When I was working in youth ministry in Schuyler, I frequently encountered teenagers who went from living without a care in the world to carrying the weight of the world on their shoulders. At first glance, the reason for this emotional and behavioral shift was rarely evident to me.
Usually with some conversation, the reason became discernible. There was the teenage romance gone awry. Or the classic feud among friends. And, of course, the all-too-typical domestic dispute with mom and dad. These were the usual suspects.
As I continued working in youth ministry, another reason emerged for some of the teenagers—one that took more time to discern.
This particular emotional and behavioral shift often occurred during the teenager’s senior year. I first assumed the underlying reason was the routine concern and anxiety of nearly every high school senior: college. After all, questions like “Will I go to college? If so, where? What will I study? And will I succeed?” are nothing to sneeze at. For a teenager, they are complex questions that often strike at the core of one’s identity and mission in life.
After extensive conversations with these teenagers and more discernment, it became clear that college wasn’t the only reason for the shift. In fact, it was among the least of their concerns. There was a deeper life crisis confronting their hearts.
This crisis dealt with fundamental questions about the future: What can I make of life after high school? Whether I pursue college or not, how will I live? Will I be able to work? And if I can’t work, how will I provide for basic needs like a roof over my head and food? Will I have financial stability, let alone security? Where will I call home, and will I continue to find one in this community? Does the future have any guarantees?
These questions—questions I don’t believe any 17- or 18-year old should have to confront, let alone be unable to answer—belonged to numerous teenagers. They were questions, concerns, and anxieties that had no end in sight, and which trapped them day and night with seemingly no escape.
And the reason for these burdensome questions: through no fault of their own, as children they were brought into the United States as undocumented immigrants.
Ever since that entry, they have been in a legal quandary, without relief.
As many of them came of age—began to graduate high school, attend college, and had ambitions to enter the workforce to assist their families and contribute to society—some light appeared on the horizon.
In 2012, President Obama created a program that allowed certain qualified undocumented youth to apply for deferred action. This “Deferred Action for Childhood Arrivals” (“DACA”) program meant that the U.S. government would not undertake deportation proceedings against DACA youth for a renewable two-year period. Upon entry into the program, the Department of Homeland Security would grant “lawful presence” and employment authorization to the DACA youth. In short, DACA youth were granted some stability about their future, access to work and, with that, the income to meet basic human needs.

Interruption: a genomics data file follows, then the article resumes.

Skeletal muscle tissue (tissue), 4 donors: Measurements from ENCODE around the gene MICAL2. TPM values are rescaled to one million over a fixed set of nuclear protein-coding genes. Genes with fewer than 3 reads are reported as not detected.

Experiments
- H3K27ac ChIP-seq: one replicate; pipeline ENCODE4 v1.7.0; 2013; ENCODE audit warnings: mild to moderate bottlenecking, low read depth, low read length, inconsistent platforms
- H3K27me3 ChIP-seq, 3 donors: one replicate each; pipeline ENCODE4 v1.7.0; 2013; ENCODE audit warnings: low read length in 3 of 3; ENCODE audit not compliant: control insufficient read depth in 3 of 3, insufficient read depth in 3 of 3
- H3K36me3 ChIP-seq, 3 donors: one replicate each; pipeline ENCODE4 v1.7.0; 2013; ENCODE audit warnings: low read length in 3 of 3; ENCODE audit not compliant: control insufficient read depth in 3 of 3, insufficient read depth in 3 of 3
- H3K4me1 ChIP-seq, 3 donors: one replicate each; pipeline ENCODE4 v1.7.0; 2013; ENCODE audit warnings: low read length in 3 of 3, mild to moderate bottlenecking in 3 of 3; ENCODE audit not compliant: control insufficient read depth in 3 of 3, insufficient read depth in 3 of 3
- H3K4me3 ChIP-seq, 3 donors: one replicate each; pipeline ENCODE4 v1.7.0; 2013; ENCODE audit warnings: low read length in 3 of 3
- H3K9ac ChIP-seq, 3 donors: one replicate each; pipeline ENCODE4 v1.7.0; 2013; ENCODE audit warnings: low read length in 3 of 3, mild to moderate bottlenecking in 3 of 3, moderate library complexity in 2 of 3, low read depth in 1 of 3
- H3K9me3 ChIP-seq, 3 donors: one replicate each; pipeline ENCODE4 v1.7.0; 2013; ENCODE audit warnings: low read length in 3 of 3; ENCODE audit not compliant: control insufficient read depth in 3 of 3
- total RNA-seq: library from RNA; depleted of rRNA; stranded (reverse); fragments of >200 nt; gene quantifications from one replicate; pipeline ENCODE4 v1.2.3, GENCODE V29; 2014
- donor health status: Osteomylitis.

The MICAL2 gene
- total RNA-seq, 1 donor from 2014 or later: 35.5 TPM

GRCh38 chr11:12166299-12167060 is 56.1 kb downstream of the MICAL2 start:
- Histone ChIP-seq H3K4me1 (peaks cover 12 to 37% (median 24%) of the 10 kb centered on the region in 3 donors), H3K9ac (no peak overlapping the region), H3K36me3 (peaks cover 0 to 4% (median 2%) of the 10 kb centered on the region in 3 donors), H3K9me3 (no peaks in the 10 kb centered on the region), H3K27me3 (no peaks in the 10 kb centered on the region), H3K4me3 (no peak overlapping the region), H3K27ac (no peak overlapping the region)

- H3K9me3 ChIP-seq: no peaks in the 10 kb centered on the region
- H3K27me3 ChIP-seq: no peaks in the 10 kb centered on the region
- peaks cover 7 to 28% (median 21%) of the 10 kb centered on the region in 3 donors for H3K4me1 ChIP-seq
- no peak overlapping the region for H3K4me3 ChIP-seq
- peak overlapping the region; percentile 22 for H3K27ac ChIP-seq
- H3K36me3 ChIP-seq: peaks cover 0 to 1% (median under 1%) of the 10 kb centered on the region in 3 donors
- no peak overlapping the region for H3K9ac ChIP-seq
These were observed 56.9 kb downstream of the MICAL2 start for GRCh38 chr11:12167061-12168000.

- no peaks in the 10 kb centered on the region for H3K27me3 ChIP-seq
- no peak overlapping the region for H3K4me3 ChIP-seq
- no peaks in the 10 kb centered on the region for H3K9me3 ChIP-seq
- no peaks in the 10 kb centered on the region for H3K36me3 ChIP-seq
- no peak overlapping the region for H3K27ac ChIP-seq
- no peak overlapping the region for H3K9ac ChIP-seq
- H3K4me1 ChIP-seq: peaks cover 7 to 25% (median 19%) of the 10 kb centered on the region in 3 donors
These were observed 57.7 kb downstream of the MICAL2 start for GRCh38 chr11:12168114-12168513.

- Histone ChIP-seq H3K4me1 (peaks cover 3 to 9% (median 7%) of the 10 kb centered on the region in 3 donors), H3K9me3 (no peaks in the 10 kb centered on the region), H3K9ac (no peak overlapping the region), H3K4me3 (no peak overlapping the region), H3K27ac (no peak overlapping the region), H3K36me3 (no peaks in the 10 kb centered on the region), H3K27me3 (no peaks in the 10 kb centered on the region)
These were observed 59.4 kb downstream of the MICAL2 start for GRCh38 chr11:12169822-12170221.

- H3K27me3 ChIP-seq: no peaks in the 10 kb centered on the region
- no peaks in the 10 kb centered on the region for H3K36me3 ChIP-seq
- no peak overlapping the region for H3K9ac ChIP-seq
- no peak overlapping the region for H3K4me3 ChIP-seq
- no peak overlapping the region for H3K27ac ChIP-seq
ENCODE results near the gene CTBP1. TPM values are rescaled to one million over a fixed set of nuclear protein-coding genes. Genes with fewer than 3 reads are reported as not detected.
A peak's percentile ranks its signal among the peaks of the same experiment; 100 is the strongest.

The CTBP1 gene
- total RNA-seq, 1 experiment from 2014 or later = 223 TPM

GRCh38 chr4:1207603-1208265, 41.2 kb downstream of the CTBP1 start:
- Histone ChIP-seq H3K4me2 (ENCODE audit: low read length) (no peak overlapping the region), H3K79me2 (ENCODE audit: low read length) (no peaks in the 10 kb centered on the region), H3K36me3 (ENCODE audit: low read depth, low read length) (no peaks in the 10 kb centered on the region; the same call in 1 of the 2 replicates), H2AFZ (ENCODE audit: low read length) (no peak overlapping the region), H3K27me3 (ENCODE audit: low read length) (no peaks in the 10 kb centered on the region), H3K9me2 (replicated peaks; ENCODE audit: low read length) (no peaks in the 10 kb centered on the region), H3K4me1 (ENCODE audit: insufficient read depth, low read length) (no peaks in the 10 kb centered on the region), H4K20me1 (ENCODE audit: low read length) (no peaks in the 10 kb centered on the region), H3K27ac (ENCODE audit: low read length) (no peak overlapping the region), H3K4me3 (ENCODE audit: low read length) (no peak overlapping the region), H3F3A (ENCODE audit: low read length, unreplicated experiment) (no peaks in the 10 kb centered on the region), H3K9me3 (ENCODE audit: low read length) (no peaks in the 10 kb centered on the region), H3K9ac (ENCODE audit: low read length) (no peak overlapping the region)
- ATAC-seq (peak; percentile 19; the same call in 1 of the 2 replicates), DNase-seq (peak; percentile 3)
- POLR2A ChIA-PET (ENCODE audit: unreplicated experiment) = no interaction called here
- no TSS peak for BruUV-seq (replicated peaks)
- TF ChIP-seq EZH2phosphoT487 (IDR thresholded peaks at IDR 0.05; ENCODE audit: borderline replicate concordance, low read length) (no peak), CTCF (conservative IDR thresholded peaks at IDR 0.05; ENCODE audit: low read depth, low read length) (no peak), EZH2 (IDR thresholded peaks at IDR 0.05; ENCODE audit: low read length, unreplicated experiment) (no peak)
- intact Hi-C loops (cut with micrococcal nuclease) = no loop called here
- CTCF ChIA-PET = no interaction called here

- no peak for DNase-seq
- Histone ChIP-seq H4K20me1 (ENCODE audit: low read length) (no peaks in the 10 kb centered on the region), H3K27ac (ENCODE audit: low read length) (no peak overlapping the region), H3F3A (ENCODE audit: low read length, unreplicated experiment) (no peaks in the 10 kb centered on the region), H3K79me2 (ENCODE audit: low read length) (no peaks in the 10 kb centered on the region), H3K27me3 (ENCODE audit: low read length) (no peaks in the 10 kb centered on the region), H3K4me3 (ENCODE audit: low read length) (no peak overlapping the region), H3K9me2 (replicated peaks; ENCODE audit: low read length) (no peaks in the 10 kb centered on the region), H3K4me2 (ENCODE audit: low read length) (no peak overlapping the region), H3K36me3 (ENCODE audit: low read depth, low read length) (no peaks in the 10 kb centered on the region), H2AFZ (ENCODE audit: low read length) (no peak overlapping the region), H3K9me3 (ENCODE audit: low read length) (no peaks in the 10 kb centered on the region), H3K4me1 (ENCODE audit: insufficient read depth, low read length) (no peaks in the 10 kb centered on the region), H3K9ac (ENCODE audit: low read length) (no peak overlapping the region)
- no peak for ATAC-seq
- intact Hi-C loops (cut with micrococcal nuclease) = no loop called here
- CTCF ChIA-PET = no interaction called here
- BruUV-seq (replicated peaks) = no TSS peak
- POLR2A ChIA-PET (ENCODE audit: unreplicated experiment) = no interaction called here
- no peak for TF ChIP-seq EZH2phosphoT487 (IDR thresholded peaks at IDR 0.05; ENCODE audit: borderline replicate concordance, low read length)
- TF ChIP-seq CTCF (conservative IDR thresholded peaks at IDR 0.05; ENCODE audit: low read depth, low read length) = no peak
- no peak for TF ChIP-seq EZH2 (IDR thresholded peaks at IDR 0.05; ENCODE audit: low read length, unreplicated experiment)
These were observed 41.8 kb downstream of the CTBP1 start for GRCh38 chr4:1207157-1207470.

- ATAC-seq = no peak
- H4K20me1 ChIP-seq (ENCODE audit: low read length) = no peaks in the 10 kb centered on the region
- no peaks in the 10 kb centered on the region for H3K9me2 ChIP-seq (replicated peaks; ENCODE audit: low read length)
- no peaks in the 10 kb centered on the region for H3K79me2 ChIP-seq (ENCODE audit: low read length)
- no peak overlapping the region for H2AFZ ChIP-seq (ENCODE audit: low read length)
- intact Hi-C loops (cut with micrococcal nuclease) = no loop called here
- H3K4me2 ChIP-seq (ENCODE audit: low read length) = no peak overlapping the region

From the moment of its implementation, the DACA program was recognized as a temporary fix—a band-aid of sorts—to a larger political problem. The program was also immediately under legal scrutiny as an overreach of executive authority.
In September 2017, President Trump announced he would terminate the DACA program. This generated several lawsuits, which led one federal court to issue a nationwide preliminary injunction against the President’s decision, keeping the program in tact until a final ruling could be reached.
Several of these lawsuits, which have been consolidated, were appealed to the U.S. Supreme Court. The Court heard oral arguments on the cases about a month ago (Nov. 12).
Most court watchers predict the Supreme Court will rule in favor of President Trump’s decision to terminate the program, concluding it was a valid exercise of his executive authority.
As this likely outcome approaches, DACA youth—many of whom are now in their 20s and 30s, earning degrees and income through good, honest work—will return to those same old questions they faced in high school, questions they likely never escaped. The daunting feeling of uncertainty will return with greater intensity. And it will return after already having experienced a foretaste of the peace, stability, and justice DACA youth deserve.
The political question for DACA youth is whether Congress will have the courage to permanently address their tragic situation by passing something like the DREAM Act, which the U.S Bishops have supported, or whether they will continue to be treated as a political football by a dysfunctional Congress unable to achieve even the slightest degree of immigration reform.
As we await the outcome, Catholics have the opportunity to be resolved in our solidarity with Nebraska’s DREAMers, the 6,500 young women and men who have been and will continue to be important members of our local communities, neighbors and friends we walk alongside, worship with, and work beside. Let us resolve to seek justice on their behalf.
May Our Lady of Guadalupe, whose feast we recently celebrated, come to their aid and unite us as Americans.